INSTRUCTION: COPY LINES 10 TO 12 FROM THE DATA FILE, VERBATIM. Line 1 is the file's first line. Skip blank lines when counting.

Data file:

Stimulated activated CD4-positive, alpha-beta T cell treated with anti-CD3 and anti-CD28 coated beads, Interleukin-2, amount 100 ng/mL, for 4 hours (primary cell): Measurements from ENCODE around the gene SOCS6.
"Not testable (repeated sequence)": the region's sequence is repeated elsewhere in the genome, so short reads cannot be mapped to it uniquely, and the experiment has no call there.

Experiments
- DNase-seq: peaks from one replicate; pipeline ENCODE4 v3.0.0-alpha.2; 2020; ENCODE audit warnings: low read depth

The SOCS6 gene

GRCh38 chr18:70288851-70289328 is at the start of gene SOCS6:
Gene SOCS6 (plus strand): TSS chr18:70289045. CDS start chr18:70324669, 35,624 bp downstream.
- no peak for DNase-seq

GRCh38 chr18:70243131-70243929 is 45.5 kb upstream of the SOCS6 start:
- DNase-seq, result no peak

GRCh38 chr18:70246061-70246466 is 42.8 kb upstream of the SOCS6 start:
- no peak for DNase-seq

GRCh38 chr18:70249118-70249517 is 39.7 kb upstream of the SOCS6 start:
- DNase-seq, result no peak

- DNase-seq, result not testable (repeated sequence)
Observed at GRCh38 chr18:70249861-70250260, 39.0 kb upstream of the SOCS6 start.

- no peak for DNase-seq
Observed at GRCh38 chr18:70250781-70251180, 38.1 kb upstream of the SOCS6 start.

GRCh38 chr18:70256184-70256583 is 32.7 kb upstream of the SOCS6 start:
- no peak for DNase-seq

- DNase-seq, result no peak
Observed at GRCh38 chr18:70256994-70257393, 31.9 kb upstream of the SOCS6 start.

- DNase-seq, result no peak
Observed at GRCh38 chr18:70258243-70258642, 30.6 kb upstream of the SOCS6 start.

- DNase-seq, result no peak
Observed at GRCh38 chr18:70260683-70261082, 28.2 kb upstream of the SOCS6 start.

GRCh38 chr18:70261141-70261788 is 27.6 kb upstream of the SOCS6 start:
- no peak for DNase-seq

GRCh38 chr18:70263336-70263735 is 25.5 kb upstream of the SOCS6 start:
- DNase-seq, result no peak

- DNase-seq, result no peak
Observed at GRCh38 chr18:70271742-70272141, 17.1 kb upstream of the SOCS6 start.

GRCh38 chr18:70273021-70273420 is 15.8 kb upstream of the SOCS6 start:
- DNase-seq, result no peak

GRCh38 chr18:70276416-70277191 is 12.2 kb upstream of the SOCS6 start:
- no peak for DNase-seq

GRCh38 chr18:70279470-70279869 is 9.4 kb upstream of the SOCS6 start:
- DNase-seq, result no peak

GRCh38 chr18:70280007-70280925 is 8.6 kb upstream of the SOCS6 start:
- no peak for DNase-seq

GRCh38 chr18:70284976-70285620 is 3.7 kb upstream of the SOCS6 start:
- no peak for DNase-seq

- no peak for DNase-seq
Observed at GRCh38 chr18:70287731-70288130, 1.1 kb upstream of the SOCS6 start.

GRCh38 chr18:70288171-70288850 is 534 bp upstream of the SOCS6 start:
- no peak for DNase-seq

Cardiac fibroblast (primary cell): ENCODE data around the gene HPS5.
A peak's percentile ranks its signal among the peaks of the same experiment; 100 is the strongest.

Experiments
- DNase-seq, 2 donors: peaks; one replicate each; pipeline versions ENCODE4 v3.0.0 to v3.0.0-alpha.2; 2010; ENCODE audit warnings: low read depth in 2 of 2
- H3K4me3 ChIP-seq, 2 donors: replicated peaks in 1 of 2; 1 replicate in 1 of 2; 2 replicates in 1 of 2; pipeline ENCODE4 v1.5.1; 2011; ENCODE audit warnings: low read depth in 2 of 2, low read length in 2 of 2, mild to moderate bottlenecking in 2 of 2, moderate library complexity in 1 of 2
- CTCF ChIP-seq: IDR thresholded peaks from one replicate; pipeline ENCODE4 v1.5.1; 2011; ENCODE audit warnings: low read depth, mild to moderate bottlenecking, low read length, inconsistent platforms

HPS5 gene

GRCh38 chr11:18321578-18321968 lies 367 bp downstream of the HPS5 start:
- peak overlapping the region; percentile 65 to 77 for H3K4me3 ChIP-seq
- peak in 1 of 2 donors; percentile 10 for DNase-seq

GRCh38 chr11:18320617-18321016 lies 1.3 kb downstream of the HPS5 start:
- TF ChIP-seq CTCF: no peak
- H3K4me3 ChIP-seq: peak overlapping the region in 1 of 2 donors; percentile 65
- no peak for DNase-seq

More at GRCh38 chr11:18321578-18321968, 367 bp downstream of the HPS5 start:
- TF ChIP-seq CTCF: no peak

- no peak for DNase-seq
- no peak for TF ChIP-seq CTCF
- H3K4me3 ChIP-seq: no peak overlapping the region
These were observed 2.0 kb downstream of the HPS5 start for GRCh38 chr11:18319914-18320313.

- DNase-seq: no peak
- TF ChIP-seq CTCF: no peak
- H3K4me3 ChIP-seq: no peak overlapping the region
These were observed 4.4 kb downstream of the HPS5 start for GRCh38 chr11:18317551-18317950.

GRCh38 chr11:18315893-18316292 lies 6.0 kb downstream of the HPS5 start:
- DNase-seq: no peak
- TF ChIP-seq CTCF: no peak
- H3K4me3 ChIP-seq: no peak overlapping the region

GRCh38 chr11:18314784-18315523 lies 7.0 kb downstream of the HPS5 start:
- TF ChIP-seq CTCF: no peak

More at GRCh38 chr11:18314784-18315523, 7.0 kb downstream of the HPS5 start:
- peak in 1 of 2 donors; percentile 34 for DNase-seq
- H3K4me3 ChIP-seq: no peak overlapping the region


- DNase-seq, result no peak

GRCh38 chr18:70246061-70246466 is 42.8 kb upstream of the SOCS6 start:
- no peak for DNase-seq